Ever since losing control of the Supreme Court to a nominally conservative majority, many of the same liberals who have brazenly called for “packing the court” are now just as brazenly seeking to unpack it.

If ever there was proof that the Left views the Supreme Court as just another legislative body to lobby for their agenda, it’s their shameless efforts to pressure liberal Supreme Court Justice Sonia Sotomayor, 69, to retire before the presidential election in November so President Joe Biden can nominate a younger—and equally or more liberal—replacement.

According to a pair of March 27 articles in The Huffington Post and at AboveTheLaw.com, two leftist law professors are among the loudest voices calling for Sotomayor’s resignation. “I would love to see Sotomayor retire,” one of them, Lucas Powe Jr., a law professor at the University of Texas at Austin, said. “I would love to trade her for a 50-year-old justice.”

That’s because the Left supports what I’ve dubbed “outcome-based adjudication” (akin to outcome-based education). They view an unelected Supreme Court majority—as few as five votes—as a superlegislature for enacting their radical agenda, most of which they can’t get through Congress. (The foremost example of that was the Obergefell v. Hodges ruling in 2015 in which a 5-to-4 majority—including Sotomayor—by judicial fiat legalized same-sex marriage nationwide.)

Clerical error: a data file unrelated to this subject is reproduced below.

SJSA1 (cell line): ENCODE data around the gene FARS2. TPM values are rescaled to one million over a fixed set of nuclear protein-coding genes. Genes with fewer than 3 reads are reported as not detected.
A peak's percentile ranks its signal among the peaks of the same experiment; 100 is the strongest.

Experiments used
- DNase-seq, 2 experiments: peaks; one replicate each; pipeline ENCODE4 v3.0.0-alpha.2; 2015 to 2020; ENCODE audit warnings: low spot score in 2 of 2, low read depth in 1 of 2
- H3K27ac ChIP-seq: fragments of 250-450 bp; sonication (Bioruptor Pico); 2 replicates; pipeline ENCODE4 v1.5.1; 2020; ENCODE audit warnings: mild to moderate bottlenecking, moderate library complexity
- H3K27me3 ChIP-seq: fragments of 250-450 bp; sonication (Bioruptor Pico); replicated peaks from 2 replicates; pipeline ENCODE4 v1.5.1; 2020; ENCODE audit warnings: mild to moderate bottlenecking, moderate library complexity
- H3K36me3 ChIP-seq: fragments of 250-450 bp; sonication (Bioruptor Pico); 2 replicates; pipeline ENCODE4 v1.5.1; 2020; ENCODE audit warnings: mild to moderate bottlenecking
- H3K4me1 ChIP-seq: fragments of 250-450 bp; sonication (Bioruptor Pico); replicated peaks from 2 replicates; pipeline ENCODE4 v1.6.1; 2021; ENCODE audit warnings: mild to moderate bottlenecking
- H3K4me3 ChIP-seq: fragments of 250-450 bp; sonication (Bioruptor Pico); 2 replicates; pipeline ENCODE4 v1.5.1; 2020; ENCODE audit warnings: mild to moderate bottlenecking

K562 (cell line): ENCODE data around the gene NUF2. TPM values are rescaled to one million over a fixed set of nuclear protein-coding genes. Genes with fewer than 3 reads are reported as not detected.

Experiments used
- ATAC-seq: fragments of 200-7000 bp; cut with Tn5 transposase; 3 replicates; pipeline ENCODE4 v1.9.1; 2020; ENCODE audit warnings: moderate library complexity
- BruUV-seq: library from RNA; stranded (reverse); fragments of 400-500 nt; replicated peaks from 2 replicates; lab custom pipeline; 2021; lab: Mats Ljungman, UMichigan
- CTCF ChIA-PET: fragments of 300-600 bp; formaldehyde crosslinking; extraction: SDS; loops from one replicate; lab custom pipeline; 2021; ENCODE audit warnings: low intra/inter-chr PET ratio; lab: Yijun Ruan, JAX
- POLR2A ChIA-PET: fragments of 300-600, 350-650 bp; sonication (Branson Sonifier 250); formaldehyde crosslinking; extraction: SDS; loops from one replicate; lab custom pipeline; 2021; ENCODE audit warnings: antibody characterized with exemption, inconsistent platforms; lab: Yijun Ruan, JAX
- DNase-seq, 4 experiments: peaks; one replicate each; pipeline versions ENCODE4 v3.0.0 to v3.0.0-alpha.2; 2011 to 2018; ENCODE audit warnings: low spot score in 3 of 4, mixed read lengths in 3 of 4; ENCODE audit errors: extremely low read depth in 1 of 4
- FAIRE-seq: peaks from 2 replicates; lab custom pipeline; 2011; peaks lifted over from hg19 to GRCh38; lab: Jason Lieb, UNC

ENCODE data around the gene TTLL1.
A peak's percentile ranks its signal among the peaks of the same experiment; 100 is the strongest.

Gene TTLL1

The Left’s outcome-based adjudication is also reflected in how Sotomayor and the two other current liberal justices, all appointed by Democratic presidents, vote in utterly predictable lockstep on all of the most controversial and consequential issues that come before the high court.

Just as an aside, the same cannot be said of the six moderate and conservative justices, who from time to time stray off the reservation and vote with the liberal bloc—to the consternation of the Right. For example, it was an appointee of a Republican president, then-Justice Anthony Kennedy, who gave the four lockstep liberals on the court at the time the fifth vote in Obergefell.

Similarly, Sotomayor—a 2009 appointee of Democratic President Barack Obama—replaced David Souter, who regularly sided with the court’s liberals, much to the chagrin of the GOP president, George H.W. Bush, who appointed him.

But I digress.

The Left’s push to bully Sotomayor into retirement was inspired by the fear of a reprise of then-Justice Ruth Bader Ginsburg’s unwillingness to resign amid a long-running battle with cancer, which she ultimately lost.

A far-left feminist, Ginsburg refused to step down before the end of Obama’s administration. She was reportedly holding out to be replaced with a like-minded uberliberal justice to be appointed by what she hoped would be the first female president in Hillary Rodham Clinton.

That miscalculation backfired bigly, with Clinton’s 2016 loss to Donald Trump. Ginsburg then sought to outlast Trump’s presidency.